Maggie had all these ideas about how to bring up a child. Namely, to withhold affection, ignore the girl’s need for love, to focus her attention on writing and on her husband. An exclusive love like hers for Ken simply didn’t have ample room for a third wheel. Unless that wheel could be mined creatively, as Linda discovered, to her detriment, when she started reading her mother’s books at a tender age.

For Ken, it was complicated, at times shameful, because life with Maggie was complicated and shameful. (It’s worth noting that he pronounced his last name as “Miller” and she went by “Mill-AR.”) Theirs was not a placid union. They shouted. They shoved and slapped one another. They competed for who had the worse temper of the two. Maggie once dropped a typewriter from a second-story window. Ken once threw one of Linda’s rubber dolls at his wife, and when the detachable head broke off, she accused him of deliberately breaking the toy. He hit her and cut her eye. Linda witnessed the whole thing.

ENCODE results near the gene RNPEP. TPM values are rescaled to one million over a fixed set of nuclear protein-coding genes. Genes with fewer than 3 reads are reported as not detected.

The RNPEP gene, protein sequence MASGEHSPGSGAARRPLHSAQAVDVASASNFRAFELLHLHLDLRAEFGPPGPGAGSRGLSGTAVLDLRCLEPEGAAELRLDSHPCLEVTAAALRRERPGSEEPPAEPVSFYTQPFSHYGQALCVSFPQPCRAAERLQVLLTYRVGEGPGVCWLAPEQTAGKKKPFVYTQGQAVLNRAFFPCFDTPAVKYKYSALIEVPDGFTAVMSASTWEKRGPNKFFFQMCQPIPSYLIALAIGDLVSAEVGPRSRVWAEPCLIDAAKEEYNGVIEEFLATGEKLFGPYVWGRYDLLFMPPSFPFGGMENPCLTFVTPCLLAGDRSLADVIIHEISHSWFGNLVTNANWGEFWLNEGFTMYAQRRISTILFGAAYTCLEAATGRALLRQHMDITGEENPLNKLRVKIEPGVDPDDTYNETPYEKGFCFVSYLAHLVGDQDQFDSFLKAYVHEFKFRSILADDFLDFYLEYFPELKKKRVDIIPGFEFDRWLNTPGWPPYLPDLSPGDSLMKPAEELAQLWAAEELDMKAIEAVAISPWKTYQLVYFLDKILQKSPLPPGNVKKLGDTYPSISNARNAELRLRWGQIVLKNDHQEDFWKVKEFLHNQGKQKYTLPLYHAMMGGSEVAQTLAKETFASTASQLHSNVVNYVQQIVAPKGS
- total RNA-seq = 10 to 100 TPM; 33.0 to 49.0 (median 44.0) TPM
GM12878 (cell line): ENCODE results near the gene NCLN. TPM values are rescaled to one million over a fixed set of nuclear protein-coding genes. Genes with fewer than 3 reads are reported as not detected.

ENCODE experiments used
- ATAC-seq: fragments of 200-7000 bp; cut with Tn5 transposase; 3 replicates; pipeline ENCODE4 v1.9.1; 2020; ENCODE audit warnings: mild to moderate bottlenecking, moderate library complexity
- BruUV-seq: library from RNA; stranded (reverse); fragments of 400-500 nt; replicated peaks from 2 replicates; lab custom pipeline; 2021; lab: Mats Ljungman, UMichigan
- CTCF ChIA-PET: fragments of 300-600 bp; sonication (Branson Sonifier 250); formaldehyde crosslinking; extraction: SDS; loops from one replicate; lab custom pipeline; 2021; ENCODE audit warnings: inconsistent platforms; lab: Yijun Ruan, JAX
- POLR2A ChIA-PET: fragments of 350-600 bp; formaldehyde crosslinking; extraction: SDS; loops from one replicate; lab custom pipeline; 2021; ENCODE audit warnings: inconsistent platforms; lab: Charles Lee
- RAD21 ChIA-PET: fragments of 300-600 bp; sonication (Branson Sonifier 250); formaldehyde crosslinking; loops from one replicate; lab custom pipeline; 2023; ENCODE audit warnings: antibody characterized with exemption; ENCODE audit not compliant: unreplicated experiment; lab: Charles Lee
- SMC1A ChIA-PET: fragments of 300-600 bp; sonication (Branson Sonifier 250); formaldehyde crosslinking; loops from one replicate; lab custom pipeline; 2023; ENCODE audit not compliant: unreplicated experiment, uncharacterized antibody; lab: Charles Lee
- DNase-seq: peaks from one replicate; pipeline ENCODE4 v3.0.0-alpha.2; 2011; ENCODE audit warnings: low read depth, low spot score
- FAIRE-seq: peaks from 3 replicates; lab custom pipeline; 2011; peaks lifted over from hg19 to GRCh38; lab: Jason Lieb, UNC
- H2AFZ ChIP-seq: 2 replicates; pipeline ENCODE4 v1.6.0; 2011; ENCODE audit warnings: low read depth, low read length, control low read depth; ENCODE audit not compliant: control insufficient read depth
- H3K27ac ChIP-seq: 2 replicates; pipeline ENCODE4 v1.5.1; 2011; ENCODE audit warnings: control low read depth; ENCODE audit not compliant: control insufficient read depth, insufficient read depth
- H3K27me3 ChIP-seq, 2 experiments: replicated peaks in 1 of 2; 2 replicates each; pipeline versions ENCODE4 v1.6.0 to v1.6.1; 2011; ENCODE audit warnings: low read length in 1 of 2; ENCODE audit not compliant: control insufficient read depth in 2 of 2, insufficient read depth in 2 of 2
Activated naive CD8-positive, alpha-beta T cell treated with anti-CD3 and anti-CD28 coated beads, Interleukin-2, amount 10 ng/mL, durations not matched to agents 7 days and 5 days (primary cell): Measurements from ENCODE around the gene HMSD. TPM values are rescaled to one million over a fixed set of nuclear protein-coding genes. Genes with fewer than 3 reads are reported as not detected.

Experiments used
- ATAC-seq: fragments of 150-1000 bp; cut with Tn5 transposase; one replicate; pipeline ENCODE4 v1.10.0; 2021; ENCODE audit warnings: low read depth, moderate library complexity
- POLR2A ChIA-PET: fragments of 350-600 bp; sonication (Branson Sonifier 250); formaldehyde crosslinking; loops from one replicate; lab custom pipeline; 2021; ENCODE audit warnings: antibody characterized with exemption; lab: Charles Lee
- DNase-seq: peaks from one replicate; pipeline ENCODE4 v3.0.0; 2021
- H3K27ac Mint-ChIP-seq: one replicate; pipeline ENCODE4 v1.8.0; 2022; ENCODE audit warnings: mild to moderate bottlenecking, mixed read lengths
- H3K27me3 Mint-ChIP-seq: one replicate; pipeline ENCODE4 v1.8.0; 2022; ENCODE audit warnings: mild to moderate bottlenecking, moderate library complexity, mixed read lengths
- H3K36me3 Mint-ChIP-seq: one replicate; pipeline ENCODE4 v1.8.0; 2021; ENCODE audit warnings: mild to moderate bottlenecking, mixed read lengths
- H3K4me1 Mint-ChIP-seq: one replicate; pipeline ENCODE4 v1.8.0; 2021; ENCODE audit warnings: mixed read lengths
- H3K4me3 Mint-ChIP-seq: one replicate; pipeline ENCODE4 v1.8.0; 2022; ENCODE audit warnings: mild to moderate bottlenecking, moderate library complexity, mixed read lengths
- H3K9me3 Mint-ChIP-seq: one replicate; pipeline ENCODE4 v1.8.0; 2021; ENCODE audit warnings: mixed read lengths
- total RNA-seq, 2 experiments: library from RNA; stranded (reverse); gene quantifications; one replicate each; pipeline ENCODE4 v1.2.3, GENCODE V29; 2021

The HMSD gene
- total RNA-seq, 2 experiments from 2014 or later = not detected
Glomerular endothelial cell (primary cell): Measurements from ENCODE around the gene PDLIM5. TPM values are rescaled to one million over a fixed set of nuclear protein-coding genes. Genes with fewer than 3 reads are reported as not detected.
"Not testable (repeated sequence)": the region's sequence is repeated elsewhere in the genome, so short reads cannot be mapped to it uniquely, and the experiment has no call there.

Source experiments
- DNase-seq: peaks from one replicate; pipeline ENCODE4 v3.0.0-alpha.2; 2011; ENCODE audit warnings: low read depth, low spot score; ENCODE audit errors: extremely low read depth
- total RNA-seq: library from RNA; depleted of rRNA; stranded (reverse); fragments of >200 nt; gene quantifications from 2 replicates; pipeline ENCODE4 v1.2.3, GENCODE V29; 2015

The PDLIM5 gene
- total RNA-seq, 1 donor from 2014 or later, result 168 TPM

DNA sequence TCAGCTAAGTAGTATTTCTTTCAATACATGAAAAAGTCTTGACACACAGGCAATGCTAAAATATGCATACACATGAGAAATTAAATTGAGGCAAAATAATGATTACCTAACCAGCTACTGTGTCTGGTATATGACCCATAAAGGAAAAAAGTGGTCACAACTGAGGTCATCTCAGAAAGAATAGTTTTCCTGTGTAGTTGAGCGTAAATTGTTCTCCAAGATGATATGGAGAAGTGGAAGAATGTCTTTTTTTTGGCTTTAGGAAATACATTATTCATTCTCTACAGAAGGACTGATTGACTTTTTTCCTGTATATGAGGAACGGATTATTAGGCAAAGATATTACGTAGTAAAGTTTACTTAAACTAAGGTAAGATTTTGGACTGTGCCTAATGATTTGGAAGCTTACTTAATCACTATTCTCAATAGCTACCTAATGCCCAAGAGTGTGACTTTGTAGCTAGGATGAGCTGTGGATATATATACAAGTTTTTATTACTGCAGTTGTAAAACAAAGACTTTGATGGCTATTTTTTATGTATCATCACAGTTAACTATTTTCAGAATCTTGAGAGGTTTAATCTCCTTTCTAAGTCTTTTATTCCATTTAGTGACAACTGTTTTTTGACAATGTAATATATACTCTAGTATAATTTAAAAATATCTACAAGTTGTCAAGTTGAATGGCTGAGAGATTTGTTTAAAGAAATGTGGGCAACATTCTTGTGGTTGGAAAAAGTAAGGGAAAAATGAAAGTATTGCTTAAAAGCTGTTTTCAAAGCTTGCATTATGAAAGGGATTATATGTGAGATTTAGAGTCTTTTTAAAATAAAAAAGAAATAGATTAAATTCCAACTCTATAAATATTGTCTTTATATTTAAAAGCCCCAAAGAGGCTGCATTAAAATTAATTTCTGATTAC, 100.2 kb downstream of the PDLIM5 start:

As Tom Nolan wrote in his 1999 Ross Macdonald biography: “Millar sometimes shook or slapped Linda, in misplaced anger at her mother. Linda was the prize her parents fought for. The family was deranged somehow, and all three knew it.” Such a hothouse of anger, emotional neglect, competitive spirit, and manipulation could only end badly.

Most of all, for Linda, born and raised in the spotlight of two well-known authors, and whose existence was always eclipsed by them. Through details in Nolan’s biography, newspaper accounts, court records, and interviews—some of whom had never spoken to a reporter before—Linda’s story can finally stand on its own.

***